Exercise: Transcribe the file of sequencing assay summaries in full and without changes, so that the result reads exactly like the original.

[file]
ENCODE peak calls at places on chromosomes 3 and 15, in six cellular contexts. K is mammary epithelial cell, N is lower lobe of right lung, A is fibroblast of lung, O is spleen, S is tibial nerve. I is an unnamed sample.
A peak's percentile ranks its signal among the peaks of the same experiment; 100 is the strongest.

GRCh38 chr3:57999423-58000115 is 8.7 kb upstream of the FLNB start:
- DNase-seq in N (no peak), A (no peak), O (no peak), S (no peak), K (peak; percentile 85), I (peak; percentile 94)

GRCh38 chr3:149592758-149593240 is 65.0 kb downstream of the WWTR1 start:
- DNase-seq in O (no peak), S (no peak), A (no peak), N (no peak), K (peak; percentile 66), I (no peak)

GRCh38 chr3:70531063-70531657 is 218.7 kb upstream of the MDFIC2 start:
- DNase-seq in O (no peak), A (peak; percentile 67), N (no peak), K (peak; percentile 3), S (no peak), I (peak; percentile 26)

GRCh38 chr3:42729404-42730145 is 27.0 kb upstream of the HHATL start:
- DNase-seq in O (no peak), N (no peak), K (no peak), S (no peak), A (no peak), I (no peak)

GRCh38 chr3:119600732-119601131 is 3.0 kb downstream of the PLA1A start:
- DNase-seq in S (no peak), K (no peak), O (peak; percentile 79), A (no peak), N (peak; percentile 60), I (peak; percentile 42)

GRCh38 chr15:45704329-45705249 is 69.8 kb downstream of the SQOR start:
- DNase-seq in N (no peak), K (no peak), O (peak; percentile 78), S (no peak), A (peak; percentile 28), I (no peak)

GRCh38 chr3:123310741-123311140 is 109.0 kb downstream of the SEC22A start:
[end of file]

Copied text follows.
ENCODE peak calls at places on chromosomes 3 and 15, in six cellular contexts. K is mammary epithelial cell, N is lower lobe of right lung, A is fibroblast of lung, O is spleen, S is tibial nerve. I is an unnamed sample.
A peak's percentile ranks its signal among the peaks of the same experiment; 100 is the strongest.

GRCh38 chr3:57999423-58000115 is 8.7 kb upstream of the FLNB start:
- DNase-seq in N (no peak), A (no peak), O (no peak), S (no peak), K (peak; percentile 85), I (peak; percentile 94)

GRCh38 chr3:149592758-149593240 is 65.0 kb downstream of the WWTR1 start:
- DNase-seq in O (no peak), S (no peak), A (no peak), N (no peak), K (peak; percentile 66), I (no peak)

GRCh38 chr3:70531063-70531657 is 218.7 kb upstream of the MDFIC2 start:
- DNase-seq in O (no peak), A (peak; percentile 67), N (no peak), K (peak; percentile 3), S (no peak), I (peak; percentile 26)

GRCh38 chr3:42729404-42730145 is 27.0 kb upstream of the HHATL start:
- DNase-seq in O (no peak), N (no peak), K (no peak), S (no peak), A (no peak), I (no peak)

GRCh38 chr3:119600732-119601131 is 3.0 kb downstream of the PLA1A start:
- DNase-seq in S (no peak), K (no peak), O (peak; percentile 79), A (no peak), N (peak; percentile 60), I (peak; percentile 42)

GRCh38 chr15:45704329-45705249 is 69.8 kb downstream of the SQOR start:
- DNase-seq in N (no peak), K (no peak), O (peak; percentile 78), S (no peak), A (peak; percentile 28), I (no peak)

GRCh38 chr3:123310741-123311140 is 109.0 kb downstream of the SEC22A start: